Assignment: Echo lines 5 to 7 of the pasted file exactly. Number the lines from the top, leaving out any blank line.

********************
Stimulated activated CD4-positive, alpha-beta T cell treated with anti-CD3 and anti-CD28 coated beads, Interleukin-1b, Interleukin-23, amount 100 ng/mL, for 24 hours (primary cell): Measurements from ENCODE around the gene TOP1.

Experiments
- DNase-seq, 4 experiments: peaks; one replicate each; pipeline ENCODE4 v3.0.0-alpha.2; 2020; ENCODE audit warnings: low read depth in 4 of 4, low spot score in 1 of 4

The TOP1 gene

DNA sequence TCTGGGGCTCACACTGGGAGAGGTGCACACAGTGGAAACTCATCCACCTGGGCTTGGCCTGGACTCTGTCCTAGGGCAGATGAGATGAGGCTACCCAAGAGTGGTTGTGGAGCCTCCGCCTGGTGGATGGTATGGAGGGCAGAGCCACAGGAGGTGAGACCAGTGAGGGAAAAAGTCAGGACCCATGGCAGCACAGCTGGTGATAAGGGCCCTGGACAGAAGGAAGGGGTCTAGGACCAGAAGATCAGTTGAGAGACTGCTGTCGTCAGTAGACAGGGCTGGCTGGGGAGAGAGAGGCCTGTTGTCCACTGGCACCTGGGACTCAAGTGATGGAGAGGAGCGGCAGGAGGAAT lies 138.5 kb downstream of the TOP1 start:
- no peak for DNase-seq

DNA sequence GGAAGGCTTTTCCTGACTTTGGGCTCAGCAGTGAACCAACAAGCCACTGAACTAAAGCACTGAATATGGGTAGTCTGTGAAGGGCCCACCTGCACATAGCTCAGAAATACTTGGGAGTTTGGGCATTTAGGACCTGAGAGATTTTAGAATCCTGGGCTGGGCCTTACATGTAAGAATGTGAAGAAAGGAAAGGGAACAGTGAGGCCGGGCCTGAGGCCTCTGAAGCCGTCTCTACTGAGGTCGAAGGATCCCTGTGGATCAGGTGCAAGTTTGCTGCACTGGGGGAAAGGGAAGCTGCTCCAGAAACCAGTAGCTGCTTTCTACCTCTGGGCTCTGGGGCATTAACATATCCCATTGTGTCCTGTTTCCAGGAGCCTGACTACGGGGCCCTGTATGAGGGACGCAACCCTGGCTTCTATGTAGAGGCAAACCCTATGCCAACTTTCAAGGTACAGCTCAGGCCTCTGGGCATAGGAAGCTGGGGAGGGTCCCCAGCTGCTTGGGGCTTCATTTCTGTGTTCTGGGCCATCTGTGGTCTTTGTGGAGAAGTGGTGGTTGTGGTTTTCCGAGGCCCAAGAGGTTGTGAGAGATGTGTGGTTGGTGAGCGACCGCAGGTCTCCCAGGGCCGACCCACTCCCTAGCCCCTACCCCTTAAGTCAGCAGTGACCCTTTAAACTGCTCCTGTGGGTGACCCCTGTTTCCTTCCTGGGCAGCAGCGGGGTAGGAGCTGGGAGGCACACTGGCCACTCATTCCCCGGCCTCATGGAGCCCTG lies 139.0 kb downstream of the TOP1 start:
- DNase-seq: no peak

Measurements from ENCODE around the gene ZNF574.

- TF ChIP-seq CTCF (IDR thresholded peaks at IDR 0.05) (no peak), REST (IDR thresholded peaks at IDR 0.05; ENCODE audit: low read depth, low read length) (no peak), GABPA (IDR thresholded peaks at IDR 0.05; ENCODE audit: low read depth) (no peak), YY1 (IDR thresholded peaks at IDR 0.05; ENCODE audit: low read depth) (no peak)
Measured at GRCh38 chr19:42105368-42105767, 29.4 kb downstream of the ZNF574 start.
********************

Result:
DNA sequence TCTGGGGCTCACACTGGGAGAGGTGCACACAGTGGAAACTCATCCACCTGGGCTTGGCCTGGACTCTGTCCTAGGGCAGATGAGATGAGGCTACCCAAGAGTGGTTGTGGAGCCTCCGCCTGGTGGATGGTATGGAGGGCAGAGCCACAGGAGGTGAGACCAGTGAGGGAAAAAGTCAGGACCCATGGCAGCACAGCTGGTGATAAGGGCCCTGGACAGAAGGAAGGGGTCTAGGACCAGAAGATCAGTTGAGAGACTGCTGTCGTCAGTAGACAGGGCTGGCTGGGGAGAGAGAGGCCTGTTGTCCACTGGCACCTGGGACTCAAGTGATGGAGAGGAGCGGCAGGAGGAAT lies 138.5 kb downstream of the TOP1 start:
- no peak for DNase-seq

DNA sequence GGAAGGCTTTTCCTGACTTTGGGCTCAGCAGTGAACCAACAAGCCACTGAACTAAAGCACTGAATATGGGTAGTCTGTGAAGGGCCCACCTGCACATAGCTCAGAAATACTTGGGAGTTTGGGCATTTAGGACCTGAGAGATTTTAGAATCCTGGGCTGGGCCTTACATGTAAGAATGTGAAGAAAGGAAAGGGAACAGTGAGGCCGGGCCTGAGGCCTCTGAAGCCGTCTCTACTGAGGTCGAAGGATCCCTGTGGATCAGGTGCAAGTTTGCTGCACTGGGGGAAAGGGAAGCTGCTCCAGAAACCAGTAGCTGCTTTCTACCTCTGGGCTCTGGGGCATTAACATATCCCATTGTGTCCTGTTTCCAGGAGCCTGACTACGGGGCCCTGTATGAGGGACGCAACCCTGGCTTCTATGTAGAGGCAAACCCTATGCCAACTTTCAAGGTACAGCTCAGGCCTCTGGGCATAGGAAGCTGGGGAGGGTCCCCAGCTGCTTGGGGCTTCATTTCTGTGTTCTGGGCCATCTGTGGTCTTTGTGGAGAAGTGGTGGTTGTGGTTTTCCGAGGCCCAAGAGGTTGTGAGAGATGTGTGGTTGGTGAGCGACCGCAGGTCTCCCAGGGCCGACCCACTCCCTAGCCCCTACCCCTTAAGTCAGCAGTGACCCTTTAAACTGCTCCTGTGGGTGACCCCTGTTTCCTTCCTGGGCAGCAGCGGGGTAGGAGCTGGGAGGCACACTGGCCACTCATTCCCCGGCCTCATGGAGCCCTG lies 139.0 kb downstream of the TOP1 start: